R. den Ouden
Simulatie met Java®.
Report 97.3.LT.4902, Transport Technology, Logistic Engineering.
Java is a computer language which importance is increasing by its use for
internet. Several simulation tools for Java are available, such as
SimJava or JavaSim, but none of these tools make Java a programming language
suitable for discrete-event simulation. My computer assignment
was to develop a simulation-tool for Java which includes the
event scheduler. Subsequently a standard simulation problem, the
'lock model' had to be programmed which makes use of the simulation unit
developed. De simulation methods of the simulation unit have to
correspond to the terminology and principles of Must.
After getting acquainted to and gaining programming experience with Java I
started programming the lock model. While programming, for each
simulation method like 'start', '(re)activate', 'passivate', 'hold' and 'stop',
a separate method (Java-term for procedure) was developed. In the end a
collection of simulation methods was formed, so only these simulation methods
had to be saved in a new package (Java-term for unit).
This package makes it possible to use these simulation methods in every
Java-program by initializing the package in the class-definition (the
syntax of the class). While developing the simulation program is decided to
use a class of the thread-type for each component. The usage of the
threads makes it possible to stop each component temporarily while running
the simulation, which is essential for the discrete-event simulation.
Since Java supports the usage of multi-threading (running several threads
simultanious), it was of great importance to take care of the fact that while
running the simulation, only one thread is active at a time, because of
the discrete-event principle.
Conclusions with regard to the development of the simulation unit and the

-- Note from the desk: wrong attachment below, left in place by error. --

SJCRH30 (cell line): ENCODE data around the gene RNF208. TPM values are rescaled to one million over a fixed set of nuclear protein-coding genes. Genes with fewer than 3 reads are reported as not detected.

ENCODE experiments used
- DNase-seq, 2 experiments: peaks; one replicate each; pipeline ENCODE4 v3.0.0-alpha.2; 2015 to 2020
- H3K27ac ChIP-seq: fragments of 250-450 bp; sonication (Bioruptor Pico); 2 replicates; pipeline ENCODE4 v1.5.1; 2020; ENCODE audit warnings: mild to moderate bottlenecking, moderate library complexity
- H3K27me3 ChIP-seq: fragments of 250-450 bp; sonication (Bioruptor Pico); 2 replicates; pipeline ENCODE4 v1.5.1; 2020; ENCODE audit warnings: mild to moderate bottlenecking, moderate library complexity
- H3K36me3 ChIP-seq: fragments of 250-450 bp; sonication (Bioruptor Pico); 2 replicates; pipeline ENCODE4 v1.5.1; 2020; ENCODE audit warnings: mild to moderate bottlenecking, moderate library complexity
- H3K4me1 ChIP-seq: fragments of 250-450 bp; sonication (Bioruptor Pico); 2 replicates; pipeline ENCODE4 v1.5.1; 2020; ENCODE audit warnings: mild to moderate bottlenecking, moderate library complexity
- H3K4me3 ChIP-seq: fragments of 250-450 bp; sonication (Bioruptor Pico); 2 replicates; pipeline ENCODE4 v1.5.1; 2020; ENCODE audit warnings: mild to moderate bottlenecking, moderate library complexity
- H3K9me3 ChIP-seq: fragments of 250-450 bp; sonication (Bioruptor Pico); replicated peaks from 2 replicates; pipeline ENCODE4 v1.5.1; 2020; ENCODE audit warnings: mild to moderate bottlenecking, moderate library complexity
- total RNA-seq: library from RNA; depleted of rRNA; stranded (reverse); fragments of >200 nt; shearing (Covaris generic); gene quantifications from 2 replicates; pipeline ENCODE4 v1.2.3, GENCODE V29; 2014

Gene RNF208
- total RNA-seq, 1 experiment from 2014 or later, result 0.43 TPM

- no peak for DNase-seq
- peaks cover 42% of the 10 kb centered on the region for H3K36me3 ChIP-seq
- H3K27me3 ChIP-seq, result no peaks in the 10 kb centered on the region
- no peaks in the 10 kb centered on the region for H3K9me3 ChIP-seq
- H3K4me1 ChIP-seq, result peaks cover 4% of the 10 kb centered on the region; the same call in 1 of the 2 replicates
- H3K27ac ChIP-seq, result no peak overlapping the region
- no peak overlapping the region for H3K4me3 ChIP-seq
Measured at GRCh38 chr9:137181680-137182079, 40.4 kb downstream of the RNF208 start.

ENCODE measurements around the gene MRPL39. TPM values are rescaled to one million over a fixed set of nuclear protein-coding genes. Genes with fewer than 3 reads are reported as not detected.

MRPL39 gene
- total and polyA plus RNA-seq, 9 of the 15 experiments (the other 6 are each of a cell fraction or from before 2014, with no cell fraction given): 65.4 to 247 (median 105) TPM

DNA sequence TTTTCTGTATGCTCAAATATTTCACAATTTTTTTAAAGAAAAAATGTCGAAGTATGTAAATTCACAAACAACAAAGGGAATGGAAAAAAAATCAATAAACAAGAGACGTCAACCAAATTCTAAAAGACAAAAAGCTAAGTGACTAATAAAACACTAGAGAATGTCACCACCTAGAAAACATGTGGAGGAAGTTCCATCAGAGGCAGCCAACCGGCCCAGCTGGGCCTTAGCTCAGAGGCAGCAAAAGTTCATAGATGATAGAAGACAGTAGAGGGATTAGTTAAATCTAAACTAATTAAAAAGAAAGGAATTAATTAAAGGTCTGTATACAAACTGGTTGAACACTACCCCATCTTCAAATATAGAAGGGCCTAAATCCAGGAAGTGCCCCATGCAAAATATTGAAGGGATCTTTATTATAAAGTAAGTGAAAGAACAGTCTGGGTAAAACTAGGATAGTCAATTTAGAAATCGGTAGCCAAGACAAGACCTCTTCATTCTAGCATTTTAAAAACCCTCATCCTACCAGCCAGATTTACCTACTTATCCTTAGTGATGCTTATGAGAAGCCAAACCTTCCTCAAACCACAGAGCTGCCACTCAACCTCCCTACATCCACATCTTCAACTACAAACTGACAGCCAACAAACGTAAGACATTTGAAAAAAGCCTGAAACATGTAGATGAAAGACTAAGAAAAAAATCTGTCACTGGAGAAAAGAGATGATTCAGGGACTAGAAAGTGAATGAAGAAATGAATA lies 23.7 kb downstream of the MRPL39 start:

usage of Java are:
Although the developed simulation-unit makes it possible to program and
simulate the lock model in Java, the simulation-unit is far from
complete, reliable and user-friendly like simulation tools as Must or
Prosim. Therefore the following recommendations are made:
- It is possible to simulate with Java by the discrete-event principle;
- Java is not user-friendly in using the file-project-structure. The user must
be very careful changing an existing file, since when a file is changed,
the original one isn't available anymore;
- The usage of threads for each process description offers the advantage of
using the available thread-methods as stop en resume. This makes it easy to
stop the components temporarily (event-based-principle);
- Often the situation occurs that more than one events with the same
eventtime are created. This can cause problems i.e. the event-order.
The user of the simulation package must be sure that the events are created
in the right order and are executed in the right order;
- Java can only process 1677 threads. When more threads are created and
activated the program causes a program failure. At first sight it seems that
1677 thread is extremely much, but with simulation with a long runtime
and/or many objects this fact will cause problems very quickly.
- Test and develop the simulation-package into a 'full' simulation tool (like
Must or Prosim);
- Examine if it is possible to use the facility of multi-threading, i.e.
running the components simultanious. This is more in keeping with the
reality and simplifies the event-scheduling principle or makes it even
- Examine the developments of simulation tools which make simulation with Java
possible, critically. It is useless developing a 'new' simulation tool for
Java, when a functioning simulation tool for Java is available.
Reports on Logistic Engineering (in Dutch)
, TU Delft